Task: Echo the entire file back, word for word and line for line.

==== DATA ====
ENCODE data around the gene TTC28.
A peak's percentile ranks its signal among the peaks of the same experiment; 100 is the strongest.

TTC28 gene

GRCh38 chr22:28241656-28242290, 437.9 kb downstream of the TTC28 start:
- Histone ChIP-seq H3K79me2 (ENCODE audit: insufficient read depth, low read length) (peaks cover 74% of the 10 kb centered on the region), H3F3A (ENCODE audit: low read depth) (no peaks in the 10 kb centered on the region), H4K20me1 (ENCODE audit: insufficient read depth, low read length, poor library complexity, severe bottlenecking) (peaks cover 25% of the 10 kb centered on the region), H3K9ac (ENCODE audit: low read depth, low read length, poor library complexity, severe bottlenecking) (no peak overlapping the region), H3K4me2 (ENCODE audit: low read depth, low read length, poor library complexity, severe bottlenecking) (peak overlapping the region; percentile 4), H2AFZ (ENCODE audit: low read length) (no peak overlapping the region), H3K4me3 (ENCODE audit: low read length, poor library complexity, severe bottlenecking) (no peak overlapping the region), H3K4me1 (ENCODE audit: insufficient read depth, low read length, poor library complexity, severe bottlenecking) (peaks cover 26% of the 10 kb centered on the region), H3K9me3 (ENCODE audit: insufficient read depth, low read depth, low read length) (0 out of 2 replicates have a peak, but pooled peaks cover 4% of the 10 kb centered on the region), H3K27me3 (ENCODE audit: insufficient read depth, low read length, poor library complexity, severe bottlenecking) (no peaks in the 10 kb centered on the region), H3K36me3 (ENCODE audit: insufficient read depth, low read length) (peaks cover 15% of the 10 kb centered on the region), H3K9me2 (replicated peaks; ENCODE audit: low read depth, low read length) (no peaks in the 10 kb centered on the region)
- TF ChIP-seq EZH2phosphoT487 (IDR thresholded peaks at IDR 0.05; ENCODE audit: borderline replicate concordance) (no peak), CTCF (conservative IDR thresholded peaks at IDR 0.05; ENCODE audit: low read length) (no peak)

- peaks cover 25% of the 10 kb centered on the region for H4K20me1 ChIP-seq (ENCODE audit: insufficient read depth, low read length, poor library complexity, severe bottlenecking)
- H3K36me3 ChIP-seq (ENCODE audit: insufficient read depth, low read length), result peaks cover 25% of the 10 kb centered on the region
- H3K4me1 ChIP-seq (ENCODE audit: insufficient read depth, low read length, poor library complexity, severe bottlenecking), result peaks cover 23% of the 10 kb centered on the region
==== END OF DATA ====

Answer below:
ENCODE data around the gene TTC28.
A peak's percentile ranks its signal among the peaks of the same experiment; 100 is the strongest.

TTC28 gene

GRCh38 chr22:28241656-28242290, 437.9 kb downstream of the TTC28 start:
- Histone ChIP-seq H3K79me2 (ENCODE audit: insufficient read depth, low read length) (peaks cover 74% of the 10 kb centered on the region), H3F3A (ENCODE audit: low read depth) (no peaks in the 10 kb centered on the region), H4K20me1 (ENCODE audit: insufficient read depth, low read length, poor library complexity, severe bottlenecking) (peaks cover 25% of the 10 kb centered on the region), H3K9ac (ENCODE audit: low read depth, low read length, poor library complexity, severe bottlenecking) (no peak overlapping the region), H3K4me2 (ENCODE audit: low read depth, low read length, poor library complexity, severe bottlenecking) (peak overlapping the region; percentile 4), H2AFZ (ENCODE audit: low read length) (no peak overlapping the region), H3K4me3 (ENCODE audit: low read length, poor library complexity, severe bottlenecking) (no peak overlapping the region), H3K4me1 (ENCODE audit: insufficient read depth, low read length, poor library complexity, severe bottlenecking) (peaks cover 26% of the 10 kb centered on the region), H3K9me3 (ENCODE audit: insufficient read depth, low read depth, low read length) (0 out of 2 replicates have a peak, but pooled peaks cover 4% of the 10 kb centered on the region), H3K27me3 (ENCODE audit: insufficient read depth, low read length, poor library complexity, severe bottlenecking) (no peaks in the 10 kb centered on the region), H3K36me3 (ENCODE audit: insufficient read depth, low read length) (peaks cover 15% of the 10 kb centered on the region), H3K9me2 (replicated peaks; ENCODE audit: low read depth, low read length) (no peaks in the 10 kb centered on the region)
- TF ChIP-seq EZH2phosphoT487 (IDR thresholded peaks at IDR 0.05; ENCODE audit: borderline replicate concordance) (no peak), CTCF (conservative IDR thresholded peaks at IDR 0.05; ENCODE audit: low read length) (no peak)

- peaks cover 25% of the 10 kb centered on the region for H4K20me1 ChIP-seq (ENCODE audit: insufficient read depth, low read length, poor library complexity, severe bottlenecking)
- H3K36me3 ChIP-seq (ENCODE audit: insufficient read depth, low read length), result peaks cover 25% of the 10 kb centered on the region
- H3K4me1 ChIP-seq (ENCODE audit: insufficient read depth, low read length, poor library complexity, severe bottlenecking), result peaks cover 23% of the 10 kb centered on the region